By Dan Rubinstein

In 2007, Shuchi Karim, a sexuality and gender researcher from Bangladesh, was at a conference in the Netherlands, where she had completed her PhD.

Karim attended a talk by a Sri Lankan feminist — a woman who had been helped by the Scholars at Risk program, a 20-year-old international organization that finds temporary research and teaching positions for academics in new countries when their safety is threated at home.

Carleton students, joined by counterparts from Canadian and U.S. schools, attend the third annual Scholars at Risk Student Advocacy Days at New York University's Washington, D.C. campus in 2019.

Carleton students, joined by counterparts from Canadian and U.S. schools, attend the third annual Scholars at Risk Student Advocacy Days at New York University’s Washington, D.C. campus in 2019.

“It never crossed my mind,” recalls Karim, “that I would need that kind of support.”

Almost a decade later, in 2016, religious fundamentalism was mounting in majority-Muslim Bangladesh. Karim did research on and was an ally to the country’s LGBTQ movement, which was facing a harsh backlash, as were other progressive, scientific and civil rights communities.

“Two of my activist friends were killed one night, which created a ripple effect of fear,” she says. “I decided to leave immediately.”

Karim fled to the Netherlands, where Scholars at Risk (SAR) kicked in.

SAR helped her secure a fellowship at a Dutch university, and then in 2018, when she emigrated to Canada, arranged a faculty position at Western University. This past January, Karim moved on to Carleton, where she will teach and continue her research for the next year and a half as the seventh SAR scholar hosted by the university.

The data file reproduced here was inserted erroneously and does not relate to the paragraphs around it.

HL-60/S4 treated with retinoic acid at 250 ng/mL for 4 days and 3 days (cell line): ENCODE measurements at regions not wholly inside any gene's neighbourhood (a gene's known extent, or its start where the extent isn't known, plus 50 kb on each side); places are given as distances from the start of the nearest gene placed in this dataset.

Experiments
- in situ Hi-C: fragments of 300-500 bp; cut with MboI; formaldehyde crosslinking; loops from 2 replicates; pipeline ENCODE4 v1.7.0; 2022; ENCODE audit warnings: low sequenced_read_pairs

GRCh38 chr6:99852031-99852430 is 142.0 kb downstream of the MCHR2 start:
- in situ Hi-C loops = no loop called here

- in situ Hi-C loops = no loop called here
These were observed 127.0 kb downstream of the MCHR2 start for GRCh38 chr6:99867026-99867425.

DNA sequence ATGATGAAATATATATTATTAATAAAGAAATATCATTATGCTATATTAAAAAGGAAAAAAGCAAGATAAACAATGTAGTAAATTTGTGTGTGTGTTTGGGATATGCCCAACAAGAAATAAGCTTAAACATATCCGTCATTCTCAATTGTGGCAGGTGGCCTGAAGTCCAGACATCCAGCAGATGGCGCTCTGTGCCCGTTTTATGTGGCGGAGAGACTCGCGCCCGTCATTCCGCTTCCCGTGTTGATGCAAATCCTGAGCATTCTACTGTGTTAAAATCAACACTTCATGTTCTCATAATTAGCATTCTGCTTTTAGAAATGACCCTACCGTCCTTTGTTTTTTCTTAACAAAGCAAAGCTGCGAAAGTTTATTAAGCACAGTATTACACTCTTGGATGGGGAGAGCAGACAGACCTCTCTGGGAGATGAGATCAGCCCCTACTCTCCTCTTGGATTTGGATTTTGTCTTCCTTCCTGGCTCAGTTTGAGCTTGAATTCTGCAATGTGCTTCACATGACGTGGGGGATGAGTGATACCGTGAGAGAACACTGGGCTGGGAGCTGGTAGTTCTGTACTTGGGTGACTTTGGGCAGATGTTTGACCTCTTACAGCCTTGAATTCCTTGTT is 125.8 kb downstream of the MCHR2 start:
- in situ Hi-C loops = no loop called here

“Leaving everything behind to come to a new country and start with nothing is not easy,” she says.

“I don’t want to live in fear. It’s a crippling feeling that takes away your ability to pursue your passion. But the SAR network buys you enough time, mentally, to adjust to your new reality. There’s an initial fear, but the human spirit — to survive — takes over.”

At-Risk Scholars Find New Home at Carleton

States Often Target Academics First

The term “academic freedom” takes on heightened significance when university faculty members face threats of violence or imprisonment.

Prof. Andrew Johnston

Prof. Andrew Johnston

History Prof. Andrew Johnston, who co-chairs Carleton’s SAR committee alongside French Prof. Christine Duff and Sociology Prof. Aaron Doyle, says that in some ways academics are “the canaries in the mine shaft.

“When states begin targeting their own citizens,” he says, “they often go after academics first.”

In countries such as Turkey, Syria, Yemen, Iran and Brazil — the top five origin countries, according to SAR — regimes regularly attempt to shut down debate or critical thought. Even academics who are apolitical and nonpartisan can be at risk.

In 2014, Carleton Law and Legal Studies Prof. Melanie Adrian spearheaded a local SAR network in collaboration with the University of Ottawa to give foreign academics a unique opportunity to teach and interact with colleagues and students in safe environments. A year later, both universities began hosting scholars independently. (In January 2021 Adrian was appointed to the Order of Ontario, largely for her contributions to SAR).